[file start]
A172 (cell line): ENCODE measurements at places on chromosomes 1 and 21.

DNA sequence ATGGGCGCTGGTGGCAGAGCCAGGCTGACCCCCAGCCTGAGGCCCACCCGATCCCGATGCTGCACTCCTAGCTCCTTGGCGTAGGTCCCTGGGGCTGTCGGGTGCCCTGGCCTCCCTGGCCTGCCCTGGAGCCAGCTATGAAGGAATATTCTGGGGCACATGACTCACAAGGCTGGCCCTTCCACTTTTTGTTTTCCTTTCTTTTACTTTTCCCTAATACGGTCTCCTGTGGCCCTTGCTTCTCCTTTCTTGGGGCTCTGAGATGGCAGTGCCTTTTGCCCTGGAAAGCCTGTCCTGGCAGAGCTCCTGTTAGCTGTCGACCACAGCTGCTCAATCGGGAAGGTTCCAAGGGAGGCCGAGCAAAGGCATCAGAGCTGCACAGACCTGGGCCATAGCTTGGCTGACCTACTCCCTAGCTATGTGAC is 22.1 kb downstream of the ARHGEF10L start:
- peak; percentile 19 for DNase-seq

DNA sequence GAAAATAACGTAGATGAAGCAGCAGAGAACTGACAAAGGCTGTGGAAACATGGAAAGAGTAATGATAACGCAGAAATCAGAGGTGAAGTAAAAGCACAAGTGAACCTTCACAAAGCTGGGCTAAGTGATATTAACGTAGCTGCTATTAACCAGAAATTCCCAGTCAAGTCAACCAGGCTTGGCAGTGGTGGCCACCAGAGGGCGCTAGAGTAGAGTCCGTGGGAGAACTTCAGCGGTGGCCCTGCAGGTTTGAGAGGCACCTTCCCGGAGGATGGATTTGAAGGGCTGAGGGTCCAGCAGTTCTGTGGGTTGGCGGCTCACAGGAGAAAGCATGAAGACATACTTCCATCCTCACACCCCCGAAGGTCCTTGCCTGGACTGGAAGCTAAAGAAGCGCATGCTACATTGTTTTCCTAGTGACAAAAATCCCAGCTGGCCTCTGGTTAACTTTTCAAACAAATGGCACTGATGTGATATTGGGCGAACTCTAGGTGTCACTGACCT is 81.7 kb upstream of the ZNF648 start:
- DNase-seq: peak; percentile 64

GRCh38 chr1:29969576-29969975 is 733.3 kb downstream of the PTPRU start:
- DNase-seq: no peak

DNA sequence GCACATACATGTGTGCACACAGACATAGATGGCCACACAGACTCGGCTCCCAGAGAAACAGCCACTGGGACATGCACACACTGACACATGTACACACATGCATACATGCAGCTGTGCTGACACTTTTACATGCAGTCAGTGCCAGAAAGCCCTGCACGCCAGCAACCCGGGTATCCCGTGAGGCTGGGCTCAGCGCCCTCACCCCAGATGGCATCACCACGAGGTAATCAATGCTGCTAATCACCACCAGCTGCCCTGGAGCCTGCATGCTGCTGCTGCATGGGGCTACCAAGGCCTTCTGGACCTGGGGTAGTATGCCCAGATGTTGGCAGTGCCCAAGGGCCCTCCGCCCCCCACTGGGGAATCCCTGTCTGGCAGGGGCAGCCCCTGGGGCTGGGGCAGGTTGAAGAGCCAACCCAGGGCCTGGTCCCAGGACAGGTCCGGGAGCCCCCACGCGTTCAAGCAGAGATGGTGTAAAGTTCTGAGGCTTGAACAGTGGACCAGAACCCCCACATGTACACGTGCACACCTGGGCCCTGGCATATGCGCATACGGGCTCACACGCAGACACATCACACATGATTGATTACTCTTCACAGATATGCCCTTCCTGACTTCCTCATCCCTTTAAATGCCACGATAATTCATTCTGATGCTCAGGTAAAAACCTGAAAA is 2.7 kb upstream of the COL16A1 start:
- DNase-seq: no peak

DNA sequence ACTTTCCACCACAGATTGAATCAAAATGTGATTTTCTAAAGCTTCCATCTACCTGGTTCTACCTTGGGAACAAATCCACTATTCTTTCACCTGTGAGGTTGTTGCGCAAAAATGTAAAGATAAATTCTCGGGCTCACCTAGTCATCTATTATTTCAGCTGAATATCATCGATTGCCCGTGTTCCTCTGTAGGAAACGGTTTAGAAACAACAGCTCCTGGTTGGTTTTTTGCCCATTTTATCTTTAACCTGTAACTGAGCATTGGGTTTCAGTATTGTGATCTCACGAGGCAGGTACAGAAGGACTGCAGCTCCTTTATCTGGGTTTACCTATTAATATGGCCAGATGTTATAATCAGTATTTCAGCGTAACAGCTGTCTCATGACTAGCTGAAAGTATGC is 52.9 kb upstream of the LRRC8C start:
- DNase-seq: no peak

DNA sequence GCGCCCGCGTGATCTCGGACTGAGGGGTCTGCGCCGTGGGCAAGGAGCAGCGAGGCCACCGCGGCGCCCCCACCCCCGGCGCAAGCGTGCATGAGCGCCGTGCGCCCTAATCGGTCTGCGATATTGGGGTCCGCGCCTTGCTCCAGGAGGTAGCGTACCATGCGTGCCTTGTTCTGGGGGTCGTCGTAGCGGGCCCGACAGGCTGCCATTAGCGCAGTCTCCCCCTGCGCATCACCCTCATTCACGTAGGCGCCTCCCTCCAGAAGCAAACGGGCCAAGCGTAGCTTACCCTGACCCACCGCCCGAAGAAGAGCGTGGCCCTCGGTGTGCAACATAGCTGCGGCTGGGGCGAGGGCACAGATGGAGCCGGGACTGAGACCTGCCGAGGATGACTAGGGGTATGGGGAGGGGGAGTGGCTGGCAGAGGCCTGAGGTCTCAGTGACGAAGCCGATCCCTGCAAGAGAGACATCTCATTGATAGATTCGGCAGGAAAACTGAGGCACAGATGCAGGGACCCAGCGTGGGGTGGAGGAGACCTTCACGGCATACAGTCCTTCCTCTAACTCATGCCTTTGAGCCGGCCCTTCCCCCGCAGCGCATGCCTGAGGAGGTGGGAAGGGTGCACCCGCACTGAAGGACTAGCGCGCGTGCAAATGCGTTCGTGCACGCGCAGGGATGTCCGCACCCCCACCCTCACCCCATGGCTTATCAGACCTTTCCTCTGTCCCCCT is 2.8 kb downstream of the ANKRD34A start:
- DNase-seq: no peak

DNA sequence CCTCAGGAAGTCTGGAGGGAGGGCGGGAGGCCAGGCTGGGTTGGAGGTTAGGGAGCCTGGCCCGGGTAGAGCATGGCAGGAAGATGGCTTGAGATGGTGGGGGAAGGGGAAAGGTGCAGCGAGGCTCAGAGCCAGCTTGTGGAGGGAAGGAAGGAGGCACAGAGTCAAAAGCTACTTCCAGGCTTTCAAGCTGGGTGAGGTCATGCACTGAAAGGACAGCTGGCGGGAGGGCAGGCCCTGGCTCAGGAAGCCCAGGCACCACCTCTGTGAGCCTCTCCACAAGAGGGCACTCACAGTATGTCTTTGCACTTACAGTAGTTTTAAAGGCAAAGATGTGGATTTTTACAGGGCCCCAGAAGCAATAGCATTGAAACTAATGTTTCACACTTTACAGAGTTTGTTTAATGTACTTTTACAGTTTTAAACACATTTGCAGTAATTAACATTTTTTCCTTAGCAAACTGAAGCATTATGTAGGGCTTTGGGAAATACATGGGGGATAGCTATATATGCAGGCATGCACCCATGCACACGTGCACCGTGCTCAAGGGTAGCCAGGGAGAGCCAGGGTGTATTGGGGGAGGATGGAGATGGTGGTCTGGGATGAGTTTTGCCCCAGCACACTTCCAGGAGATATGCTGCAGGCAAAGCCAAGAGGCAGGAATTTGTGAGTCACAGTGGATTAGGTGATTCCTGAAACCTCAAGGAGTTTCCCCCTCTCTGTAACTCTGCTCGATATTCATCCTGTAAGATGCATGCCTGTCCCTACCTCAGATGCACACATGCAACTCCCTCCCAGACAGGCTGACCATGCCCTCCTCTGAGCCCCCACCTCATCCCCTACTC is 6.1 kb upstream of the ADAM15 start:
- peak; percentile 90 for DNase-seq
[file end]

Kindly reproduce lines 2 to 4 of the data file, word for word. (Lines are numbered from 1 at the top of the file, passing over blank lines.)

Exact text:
DNA sequence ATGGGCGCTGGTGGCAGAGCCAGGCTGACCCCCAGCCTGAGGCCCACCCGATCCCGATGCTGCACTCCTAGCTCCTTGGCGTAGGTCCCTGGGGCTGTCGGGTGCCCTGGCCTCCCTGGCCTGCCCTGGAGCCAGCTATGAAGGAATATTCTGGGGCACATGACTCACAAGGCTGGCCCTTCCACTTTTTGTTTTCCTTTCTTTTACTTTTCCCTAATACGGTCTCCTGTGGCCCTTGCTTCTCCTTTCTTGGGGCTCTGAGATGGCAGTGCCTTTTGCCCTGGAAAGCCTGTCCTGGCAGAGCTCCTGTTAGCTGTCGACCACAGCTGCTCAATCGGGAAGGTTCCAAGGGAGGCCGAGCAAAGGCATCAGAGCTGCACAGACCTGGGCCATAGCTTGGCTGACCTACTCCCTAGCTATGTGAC is 22.1 kb downstream of the ARHGEF10L start:
- peak; percentile 19 for DNase-seq

DNA sequence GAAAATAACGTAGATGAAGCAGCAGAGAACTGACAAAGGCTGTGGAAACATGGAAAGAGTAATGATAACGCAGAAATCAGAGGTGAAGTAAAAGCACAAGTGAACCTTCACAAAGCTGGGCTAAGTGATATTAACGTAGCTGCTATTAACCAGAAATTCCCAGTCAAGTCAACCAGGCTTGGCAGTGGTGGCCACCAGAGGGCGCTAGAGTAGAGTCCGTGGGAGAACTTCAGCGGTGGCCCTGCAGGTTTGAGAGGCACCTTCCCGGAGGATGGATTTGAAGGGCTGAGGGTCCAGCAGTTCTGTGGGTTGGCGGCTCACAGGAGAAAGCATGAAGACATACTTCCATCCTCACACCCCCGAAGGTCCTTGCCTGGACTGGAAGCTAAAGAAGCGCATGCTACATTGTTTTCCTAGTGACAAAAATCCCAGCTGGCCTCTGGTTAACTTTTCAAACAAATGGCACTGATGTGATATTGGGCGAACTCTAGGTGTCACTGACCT is 81.7 kb upstream of the ZNF648 start: